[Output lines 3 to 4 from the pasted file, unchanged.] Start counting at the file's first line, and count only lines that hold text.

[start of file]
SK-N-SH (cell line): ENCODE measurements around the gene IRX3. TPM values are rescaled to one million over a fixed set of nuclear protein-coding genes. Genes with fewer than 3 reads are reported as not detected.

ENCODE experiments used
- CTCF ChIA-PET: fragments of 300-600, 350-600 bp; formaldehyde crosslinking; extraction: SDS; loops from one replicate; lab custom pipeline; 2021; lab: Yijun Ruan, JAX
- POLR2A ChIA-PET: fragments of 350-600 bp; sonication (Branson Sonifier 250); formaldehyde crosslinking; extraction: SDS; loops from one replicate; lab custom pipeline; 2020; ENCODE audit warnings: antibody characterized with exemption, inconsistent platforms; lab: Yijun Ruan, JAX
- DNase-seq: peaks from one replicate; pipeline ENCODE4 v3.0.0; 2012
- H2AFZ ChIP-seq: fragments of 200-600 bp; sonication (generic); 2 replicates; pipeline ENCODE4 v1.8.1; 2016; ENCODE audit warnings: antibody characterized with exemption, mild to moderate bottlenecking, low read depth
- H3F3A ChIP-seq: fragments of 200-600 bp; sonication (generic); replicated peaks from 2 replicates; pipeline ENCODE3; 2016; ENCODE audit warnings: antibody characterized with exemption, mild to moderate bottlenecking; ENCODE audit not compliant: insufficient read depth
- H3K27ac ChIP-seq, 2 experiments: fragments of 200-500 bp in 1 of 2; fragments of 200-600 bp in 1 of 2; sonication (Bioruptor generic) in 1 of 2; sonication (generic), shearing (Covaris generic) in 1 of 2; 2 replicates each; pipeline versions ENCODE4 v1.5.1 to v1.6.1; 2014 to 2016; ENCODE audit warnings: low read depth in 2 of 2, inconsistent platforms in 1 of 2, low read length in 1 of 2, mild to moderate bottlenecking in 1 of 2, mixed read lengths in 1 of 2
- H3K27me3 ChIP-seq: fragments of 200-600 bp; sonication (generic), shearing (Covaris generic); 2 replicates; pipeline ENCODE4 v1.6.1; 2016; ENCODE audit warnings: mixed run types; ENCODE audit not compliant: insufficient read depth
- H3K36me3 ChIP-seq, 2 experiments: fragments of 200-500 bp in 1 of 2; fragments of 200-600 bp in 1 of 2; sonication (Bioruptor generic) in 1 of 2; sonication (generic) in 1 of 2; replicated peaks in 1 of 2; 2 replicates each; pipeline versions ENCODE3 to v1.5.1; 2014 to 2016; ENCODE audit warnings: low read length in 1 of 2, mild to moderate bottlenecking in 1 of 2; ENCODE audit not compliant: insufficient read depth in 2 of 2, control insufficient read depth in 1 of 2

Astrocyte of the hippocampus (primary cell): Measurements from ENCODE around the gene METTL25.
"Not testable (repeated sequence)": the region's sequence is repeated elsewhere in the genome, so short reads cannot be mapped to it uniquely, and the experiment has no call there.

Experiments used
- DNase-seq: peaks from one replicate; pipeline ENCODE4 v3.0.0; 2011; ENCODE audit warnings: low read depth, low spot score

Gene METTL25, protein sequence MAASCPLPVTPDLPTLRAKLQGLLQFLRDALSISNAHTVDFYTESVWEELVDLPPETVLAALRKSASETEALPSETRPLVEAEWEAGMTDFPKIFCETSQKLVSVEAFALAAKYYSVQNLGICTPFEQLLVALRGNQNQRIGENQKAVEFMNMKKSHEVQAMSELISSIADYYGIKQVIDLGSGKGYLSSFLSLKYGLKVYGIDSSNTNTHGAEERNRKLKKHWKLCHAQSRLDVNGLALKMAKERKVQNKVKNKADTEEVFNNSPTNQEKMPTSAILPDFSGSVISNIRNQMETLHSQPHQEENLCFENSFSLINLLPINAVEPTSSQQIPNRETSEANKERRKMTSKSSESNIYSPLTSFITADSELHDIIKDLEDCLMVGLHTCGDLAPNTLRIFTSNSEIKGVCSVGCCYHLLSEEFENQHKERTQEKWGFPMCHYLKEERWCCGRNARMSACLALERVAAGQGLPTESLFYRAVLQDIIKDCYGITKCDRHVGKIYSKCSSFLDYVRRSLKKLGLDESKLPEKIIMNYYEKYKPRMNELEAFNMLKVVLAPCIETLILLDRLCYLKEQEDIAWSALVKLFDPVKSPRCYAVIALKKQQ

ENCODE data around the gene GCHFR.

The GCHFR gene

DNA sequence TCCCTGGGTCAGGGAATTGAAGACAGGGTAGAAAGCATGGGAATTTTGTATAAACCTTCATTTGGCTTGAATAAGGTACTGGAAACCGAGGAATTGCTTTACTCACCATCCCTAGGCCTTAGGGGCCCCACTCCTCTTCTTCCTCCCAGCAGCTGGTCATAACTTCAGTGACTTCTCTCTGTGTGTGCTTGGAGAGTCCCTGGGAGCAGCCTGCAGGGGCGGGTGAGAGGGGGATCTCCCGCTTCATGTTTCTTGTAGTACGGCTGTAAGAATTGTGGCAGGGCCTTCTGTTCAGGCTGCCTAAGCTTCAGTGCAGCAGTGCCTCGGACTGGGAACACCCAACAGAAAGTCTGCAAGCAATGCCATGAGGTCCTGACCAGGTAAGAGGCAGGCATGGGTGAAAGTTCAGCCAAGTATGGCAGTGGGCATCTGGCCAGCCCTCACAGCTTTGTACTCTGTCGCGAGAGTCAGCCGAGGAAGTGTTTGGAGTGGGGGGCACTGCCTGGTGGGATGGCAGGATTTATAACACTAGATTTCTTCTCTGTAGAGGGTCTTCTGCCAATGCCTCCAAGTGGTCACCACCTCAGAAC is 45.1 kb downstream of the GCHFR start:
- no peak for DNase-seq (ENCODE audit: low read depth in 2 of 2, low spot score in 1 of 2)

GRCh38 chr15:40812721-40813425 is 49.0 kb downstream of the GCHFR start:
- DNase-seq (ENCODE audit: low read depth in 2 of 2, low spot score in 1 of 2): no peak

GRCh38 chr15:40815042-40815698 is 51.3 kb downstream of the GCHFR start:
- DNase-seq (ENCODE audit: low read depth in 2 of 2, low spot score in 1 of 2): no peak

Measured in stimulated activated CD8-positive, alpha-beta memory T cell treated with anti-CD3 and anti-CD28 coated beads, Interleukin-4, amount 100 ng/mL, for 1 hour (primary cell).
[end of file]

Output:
- CTCF ChIA-PET: fragments of 300-600, 350-600 bp; formaldehyde crosslinking; extraction: SDS; loops from one replicate; lab custom pipeline; 2021; lab: Yijun Ruan, JAX
- POLR2A ChIA-PET: fragments of 350-600 bp; sonication (Branson Sonifier 250); formaldehyde crosslinking; extraction: SDS; loops from one replicate; lab custom pipeline; 2020; ENCODE audit warnings: antibody characterized with exemption, inconsistent platforms; lab: Yijun Ruan, JAX